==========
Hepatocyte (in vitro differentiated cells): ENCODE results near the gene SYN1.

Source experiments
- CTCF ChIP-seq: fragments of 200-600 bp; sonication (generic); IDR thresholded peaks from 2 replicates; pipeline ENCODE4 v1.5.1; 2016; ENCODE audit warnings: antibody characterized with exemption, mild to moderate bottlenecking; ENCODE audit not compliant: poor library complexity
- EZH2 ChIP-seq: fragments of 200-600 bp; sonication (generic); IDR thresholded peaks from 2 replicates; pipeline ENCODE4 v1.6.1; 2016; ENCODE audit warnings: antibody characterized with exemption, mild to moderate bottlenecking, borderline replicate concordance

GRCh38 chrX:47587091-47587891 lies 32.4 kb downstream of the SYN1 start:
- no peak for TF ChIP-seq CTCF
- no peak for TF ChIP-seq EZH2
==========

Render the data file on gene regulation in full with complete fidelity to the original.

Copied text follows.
Hepatocyte (in vitro differentiated cells): ENCODE results near the gene SYN1.

Source experiments
- CTCF ChIP-seq: fragments of 200-600 bp; sonication (generic); IDR thresholded peaks from 2 replicates; pipeline ENCODE4 v1.5.1; 2016; ENCODE audit warnings: antibody characterized with exemption, mild to moderate bottlenecking; ENCODE audit not compliant: poor library complexity
- EZH2 ChIP-seq: fragments of 200-600 bp; sonication (generic); IDR thresholded peaks from 2 replicates; pipeline ENCODE4 v1.6.1; 2016; ENCODE audit warnings: antibody characterized with exemption, mild to moderate bottlenecking, borderline replicate concordance

GRCh38 chrX:47587091-47587891 lies 32.4 kb downstream of the SYN1 start:
- no peak for TF ChIP-seq CTCF
- no peak for TF ChIP-seq EZH2